The second function is close() which is invoked when we close the R graphics device. This too much take care of moving any generated code into pages. But it must also output all the generated. Here we call the function that was specified via the wrapup parameter. By default, this is an external helper function writeCode() and it is passed the list of generated plot commands (pages), the file argument and any additional arguments provided via the ... mechanism. writeCode() turns the code for each plot into a separate JavaScript function, adding some initialization JavaScript commands to retrieve the JavaScript graphics context from the associated HTML canvas. Then it writes these JavaScript function definitions to the specified connection.

Displaying the JavaScript

This graphics device merely generates the JavaScript code that can be run to display the plot(s). We do this in a Web browser and we do it by having the JavaScript code be included in an HTML document. The file template.html provides, as the name suggests, a template HTML document that you can use. We can generate the JavaScript code for the plot with a command something like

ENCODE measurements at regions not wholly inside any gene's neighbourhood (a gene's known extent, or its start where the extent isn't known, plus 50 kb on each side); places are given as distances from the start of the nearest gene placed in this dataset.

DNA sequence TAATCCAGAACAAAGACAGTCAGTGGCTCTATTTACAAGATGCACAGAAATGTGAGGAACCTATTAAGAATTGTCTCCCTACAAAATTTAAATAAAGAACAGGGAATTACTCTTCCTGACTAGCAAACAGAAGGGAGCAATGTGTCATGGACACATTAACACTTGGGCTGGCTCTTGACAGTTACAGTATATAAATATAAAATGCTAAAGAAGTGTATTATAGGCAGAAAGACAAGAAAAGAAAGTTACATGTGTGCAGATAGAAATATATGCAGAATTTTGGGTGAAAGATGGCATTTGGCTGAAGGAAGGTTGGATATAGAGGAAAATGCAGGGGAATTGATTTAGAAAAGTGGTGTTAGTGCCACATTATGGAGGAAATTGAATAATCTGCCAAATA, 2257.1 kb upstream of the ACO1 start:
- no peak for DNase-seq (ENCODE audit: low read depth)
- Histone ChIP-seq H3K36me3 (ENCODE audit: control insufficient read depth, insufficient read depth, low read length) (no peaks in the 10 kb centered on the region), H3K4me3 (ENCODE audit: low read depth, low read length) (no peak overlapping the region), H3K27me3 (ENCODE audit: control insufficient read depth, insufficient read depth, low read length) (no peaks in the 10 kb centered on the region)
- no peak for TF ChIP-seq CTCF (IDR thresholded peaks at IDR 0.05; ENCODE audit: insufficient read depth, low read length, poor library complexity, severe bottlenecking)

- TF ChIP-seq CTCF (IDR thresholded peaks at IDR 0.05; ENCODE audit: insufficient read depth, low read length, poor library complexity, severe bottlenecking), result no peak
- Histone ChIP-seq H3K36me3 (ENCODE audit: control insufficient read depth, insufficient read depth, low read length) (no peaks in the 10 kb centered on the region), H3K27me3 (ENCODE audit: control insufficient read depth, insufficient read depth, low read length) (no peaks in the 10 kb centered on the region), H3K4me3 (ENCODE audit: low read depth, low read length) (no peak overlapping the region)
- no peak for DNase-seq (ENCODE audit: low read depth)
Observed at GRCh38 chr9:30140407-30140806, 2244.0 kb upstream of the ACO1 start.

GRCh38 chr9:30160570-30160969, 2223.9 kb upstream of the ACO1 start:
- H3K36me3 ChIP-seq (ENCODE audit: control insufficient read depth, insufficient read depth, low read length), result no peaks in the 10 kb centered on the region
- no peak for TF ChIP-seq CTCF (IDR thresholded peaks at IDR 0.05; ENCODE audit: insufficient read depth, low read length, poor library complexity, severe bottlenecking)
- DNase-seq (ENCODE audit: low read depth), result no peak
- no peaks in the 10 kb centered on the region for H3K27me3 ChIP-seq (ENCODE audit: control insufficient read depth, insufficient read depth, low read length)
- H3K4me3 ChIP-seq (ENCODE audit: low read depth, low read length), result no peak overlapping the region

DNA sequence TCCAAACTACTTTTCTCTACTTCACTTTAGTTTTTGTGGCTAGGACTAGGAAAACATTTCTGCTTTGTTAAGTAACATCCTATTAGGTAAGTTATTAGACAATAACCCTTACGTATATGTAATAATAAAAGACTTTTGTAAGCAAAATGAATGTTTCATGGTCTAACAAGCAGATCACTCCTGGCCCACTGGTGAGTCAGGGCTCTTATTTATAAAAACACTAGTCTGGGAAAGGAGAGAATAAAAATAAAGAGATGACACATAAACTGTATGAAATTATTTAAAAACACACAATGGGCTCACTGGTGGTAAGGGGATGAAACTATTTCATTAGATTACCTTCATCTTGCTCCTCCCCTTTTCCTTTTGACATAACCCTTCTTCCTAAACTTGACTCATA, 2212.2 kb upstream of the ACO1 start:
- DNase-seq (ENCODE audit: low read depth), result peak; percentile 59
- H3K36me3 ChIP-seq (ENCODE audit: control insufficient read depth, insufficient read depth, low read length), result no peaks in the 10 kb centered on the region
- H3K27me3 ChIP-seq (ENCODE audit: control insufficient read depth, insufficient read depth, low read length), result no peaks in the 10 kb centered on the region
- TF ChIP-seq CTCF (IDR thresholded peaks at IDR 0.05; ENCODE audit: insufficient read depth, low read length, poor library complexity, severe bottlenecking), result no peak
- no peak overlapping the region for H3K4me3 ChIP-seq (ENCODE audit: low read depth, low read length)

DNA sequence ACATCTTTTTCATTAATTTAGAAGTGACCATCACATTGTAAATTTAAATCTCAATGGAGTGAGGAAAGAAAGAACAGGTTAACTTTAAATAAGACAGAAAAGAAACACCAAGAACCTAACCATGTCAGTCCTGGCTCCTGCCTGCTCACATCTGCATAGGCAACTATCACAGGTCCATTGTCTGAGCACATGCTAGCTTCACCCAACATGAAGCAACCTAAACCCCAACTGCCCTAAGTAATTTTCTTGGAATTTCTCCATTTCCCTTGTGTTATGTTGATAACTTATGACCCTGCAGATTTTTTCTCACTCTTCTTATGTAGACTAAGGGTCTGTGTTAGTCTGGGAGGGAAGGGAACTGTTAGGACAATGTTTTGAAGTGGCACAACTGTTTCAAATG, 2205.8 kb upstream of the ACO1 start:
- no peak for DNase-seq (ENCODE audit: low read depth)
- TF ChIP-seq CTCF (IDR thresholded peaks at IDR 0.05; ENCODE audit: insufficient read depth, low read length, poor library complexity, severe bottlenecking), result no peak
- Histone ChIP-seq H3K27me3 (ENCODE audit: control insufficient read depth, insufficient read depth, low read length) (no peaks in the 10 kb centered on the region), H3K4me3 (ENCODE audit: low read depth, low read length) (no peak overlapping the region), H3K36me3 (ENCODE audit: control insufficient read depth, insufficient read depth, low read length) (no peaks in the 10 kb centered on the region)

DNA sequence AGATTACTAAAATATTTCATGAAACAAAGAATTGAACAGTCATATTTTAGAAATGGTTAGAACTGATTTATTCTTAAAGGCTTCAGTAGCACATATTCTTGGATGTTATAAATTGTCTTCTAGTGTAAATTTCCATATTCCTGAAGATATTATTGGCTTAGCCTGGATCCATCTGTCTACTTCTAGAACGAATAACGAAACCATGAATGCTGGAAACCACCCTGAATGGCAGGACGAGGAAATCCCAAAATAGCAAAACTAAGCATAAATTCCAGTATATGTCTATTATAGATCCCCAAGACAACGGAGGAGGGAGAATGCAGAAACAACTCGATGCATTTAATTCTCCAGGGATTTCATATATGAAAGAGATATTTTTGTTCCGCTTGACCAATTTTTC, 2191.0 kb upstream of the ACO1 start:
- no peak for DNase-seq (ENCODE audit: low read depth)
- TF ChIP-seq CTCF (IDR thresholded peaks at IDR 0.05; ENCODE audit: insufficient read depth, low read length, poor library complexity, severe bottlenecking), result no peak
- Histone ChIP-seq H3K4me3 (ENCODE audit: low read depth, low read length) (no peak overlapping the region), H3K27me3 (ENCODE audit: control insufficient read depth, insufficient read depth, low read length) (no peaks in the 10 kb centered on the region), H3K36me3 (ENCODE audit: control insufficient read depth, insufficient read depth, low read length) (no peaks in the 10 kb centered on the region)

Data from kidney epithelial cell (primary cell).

jsCanvas("myPlot.js", c(500, 500))

Then we can edit the template.html file. We add a script element to reference the newly generated myPlot.js file. We also set the identifier for the canvas to correspond to the value used in the JavaScript function we generated. Finally, we add a call to that function in the onload attribute of the body element.

<html> <head>
<script type="application/x-javascript" src="canvastext.js"></script>
<script type="application/x-javascript" src="myPlot.js"></script>
<title>Example of the Canvas</title>

<body onload="rdraw()">

<canvas id="canvas" width="1000" height="800" >
  No support for JavaScript canvas


This isn't very arduous, but it is tedious. We can have R do this for us and that is what the derived graphics device function htmlCanvas() does for us. This is easily defined as